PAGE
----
understanding HOW a person becomes monstrous certainly won't lessen the reality of the amazing state of pain sylvia likens died in.

and it doesn't alter the ripple that is sent out.

i think of the police officers and the detectives and the coroner who had to handle her case. they are traumatized too. and the ripple goes and goes and the story of her life lands in front of my eyes. i feel traumatized by these facts too. it isn't nearly the same degree as the coroner who had to write this stuff down, but it still exists.

i'm worn out now. i get long-winded when i get excited or when i'm trying to figure something out and see where i stand on an issue. more later.


Doll said...

Cat's Eye is amazing. Atwood is brilliant... Most definitely read.

I very much like what you have to say.


angela simione said...

thank you, doll. :)

i will definitely get a copy of the book. i'm overdue for a trip to the used bookstore. i love used bookstores. they smell and feel like home.

Maggie May said...

As a person who has lived with and grew up with psychological horror and abuse, I have an opinion that is obviously sprung from not only my studies, but my experience.

Not everyone who is abused grows up to be an abuser, and absolutely nothing can excuse or erase when a horrible act has been committed. That being said I do not believe that everyone is born equal or 'tablu rasa' - a blank slate. We are born with our own innate strengths and weakness, our own innate consciousness of this world, and some people's mental and emotional structures crumble differently under abuse than other peoples.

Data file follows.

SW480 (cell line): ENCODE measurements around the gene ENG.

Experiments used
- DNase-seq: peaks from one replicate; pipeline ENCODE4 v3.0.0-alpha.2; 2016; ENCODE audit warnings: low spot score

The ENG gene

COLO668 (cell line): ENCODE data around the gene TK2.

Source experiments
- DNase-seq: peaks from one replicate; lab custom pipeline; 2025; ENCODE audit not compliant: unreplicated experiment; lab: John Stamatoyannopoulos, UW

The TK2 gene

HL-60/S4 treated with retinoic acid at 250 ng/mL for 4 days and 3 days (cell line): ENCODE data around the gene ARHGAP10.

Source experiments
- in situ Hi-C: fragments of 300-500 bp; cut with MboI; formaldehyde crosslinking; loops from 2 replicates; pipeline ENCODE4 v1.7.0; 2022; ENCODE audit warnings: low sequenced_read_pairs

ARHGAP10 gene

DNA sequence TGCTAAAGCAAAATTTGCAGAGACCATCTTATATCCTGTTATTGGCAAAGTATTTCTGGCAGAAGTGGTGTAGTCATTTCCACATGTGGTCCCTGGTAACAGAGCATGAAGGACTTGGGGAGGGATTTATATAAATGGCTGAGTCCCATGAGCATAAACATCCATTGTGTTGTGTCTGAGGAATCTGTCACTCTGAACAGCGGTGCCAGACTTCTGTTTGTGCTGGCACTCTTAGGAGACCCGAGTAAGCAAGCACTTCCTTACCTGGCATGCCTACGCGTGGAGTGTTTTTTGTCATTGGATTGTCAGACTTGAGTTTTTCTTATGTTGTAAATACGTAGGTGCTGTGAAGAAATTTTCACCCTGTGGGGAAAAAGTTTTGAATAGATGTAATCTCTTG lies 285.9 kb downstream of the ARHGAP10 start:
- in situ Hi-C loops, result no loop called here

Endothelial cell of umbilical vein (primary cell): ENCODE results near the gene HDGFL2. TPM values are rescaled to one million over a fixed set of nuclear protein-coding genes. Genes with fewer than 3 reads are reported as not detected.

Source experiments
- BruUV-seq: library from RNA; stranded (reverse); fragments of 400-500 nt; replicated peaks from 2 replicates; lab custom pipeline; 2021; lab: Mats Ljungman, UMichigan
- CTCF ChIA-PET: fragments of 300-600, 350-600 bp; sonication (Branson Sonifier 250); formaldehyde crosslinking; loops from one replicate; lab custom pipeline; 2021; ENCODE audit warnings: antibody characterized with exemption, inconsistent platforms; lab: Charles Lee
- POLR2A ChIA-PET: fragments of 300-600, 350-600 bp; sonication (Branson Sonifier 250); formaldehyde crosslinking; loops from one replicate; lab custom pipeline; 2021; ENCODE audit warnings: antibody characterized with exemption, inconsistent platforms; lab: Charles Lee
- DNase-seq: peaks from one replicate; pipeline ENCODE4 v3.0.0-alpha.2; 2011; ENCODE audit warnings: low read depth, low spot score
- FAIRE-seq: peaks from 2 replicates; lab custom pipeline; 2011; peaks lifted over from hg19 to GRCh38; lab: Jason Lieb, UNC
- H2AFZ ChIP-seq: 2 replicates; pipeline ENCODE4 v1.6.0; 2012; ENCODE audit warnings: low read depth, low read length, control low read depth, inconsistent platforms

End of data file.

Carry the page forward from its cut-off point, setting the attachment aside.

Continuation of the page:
I myself after extensive therapy an help have been able to emerge as a functioning loving person. However I look at someone like my ex boyfriend- whose mother was a raging, physically and emotionally abusive person who died in her bed when my ex and I were 17 and he found her there, hooked to her oxegen machine- who was not able to 'recover' the same. He, to my knowledge, has never abused anyone or anything, but he is not ok. He is a shell of a person, unable to feel much of anything beyond a surface level and unable to construct true intimate relationships with anyone. He has never had children, and this might be good or bad. Perhaps having children would have helped him heal, as I did, or perhaps he would have carried on the horrible legacy.

I believe that some people can withstand horrible suffering and still their spirit refuses to give in, they fight against darkness. I am and have always been like that.

And other people have softer and more pure spirits, gentle soldiers I think of them, like my ex and my sister, people who just cannot escape the horror.

What it does to them- is that really in their choosing? That is not something I would judge.

Thank you for a fascinating essay.

The Silvia Likens case is absolutely black. So much blackness around me right now. I hold on to the light.

angela simione said...

maggie, thank you so much for adding to this. you have said it exactly right. exactly. and with much more eloquence than i did. i appreciate your experiences and insight and continue to look to your blog for inspiration when it comes to these matters.